Another excerpt about the Communist-led violence in Hollywood in the late 1940's, from Peter Schweizer's Reagan's War: The Epic Story of His Forty Year Struggle and Final Triumph Over Communism:
After one take of a beach scene, Reagan was summoned to the telephone. When he picked up the receiver, a voice he didn't recognize threatened to see to it that he never made films again. If he continued to oppose the CSU strike, the caller said, "a squad" would disfigure his face with acid.
It was the first of many threats as the CSU and their Communist Party allies grew desperate to force SAG into line. Reagan hired guards to watch his kids. "I have been looking over my shoulder when I go down the street," he told a SAG meeting.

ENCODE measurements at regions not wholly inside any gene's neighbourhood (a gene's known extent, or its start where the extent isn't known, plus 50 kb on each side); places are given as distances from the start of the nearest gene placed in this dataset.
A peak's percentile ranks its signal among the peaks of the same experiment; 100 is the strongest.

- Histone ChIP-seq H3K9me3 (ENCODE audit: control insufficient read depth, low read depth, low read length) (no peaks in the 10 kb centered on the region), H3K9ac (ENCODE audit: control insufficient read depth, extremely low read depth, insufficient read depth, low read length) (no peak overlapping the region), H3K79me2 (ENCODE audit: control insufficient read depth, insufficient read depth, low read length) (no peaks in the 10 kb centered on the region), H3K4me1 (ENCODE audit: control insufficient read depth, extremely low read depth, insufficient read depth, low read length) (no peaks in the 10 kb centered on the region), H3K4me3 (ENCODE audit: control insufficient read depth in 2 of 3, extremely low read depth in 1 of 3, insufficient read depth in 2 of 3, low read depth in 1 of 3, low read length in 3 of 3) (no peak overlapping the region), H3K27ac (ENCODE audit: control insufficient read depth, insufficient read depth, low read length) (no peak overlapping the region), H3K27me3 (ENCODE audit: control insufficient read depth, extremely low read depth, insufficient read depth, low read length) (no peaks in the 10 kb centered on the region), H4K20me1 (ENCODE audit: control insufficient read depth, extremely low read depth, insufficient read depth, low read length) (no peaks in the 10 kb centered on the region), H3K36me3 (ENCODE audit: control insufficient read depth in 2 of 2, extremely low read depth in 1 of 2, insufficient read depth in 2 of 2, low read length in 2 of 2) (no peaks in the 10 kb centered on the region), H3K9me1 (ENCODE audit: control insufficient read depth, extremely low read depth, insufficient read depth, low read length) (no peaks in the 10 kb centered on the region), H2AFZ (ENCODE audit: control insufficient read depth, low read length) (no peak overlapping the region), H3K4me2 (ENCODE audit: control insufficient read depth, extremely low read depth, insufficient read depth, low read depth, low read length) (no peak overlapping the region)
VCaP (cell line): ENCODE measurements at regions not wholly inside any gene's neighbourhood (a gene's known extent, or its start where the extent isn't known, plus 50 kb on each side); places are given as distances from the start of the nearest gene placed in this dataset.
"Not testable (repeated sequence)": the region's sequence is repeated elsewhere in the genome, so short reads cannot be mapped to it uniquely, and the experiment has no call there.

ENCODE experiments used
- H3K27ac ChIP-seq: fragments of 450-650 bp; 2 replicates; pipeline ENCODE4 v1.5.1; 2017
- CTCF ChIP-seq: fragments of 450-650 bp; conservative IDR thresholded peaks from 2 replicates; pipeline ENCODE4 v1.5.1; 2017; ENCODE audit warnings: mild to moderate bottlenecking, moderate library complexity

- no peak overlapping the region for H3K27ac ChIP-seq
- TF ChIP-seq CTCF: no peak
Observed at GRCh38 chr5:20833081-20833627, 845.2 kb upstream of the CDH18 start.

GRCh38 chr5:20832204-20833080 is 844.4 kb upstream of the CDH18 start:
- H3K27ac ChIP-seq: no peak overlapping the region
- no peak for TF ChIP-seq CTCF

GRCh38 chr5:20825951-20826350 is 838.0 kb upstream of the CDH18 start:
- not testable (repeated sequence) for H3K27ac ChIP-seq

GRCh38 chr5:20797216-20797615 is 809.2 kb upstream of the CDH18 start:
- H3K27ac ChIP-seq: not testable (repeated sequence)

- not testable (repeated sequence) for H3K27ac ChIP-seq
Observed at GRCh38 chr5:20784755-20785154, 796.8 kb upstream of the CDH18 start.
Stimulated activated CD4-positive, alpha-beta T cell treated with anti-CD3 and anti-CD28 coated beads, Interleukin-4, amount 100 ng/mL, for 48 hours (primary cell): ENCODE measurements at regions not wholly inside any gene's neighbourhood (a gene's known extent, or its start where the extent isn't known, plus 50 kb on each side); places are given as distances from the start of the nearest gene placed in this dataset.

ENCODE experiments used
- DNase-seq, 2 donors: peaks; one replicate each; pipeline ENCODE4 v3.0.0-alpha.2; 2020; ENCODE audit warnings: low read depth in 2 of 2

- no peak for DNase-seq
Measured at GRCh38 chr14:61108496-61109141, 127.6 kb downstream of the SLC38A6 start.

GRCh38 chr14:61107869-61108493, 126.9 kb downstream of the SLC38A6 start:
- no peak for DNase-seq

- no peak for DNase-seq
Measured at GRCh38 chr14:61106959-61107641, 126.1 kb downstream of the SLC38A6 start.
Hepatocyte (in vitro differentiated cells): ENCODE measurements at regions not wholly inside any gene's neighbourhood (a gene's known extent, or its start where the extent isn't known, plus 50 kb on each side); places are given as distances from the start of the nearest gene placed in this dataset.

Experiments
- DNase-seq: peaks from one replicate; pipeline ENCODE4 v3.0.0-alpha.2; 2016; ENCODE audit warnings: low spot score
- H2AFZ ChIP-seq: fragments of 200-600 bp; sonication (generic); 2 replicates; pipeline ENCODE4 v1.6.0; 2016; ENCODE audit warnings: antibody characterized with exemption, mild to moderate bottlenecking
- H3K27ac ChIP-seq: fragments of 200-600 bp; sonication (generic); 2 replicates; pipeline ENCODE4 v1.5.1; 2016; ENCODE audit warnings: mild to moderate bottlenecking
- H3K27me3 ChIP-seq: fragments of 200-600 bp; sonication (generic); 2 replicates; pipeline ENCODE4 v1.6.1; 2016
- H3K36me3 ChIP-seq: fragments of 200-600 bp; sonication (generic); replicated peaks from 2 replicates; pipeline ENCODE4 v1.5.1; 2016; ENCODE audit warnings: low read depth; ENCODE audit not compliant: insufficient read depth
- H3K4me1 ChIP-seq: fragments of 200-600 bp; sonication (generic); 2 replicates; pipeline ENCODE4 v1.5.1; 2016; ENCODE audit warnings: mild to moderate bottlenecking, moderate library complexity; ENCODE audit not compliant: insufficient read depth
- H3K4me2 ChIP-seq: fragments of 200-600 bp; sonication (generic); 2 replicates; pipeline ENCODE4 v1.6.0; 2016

Blaney Matthews was so concerned that he took the unusual step of making sure that Reagan got a permit to pack a .32 Smith & Wesson. From the time he got up in the morning to the time he went to bed, Reagan kept the pistol close and snug, holstered under his jacket. When he went to sleep, he kept it at his bedside. But his nights were fitful. Jane Wyman would awaken and find him sitting up in bed at two in the morning, holding the gun because he had heard an unusual sound. The dreamland he had been living in only a few months earlier was turning into a nightmare.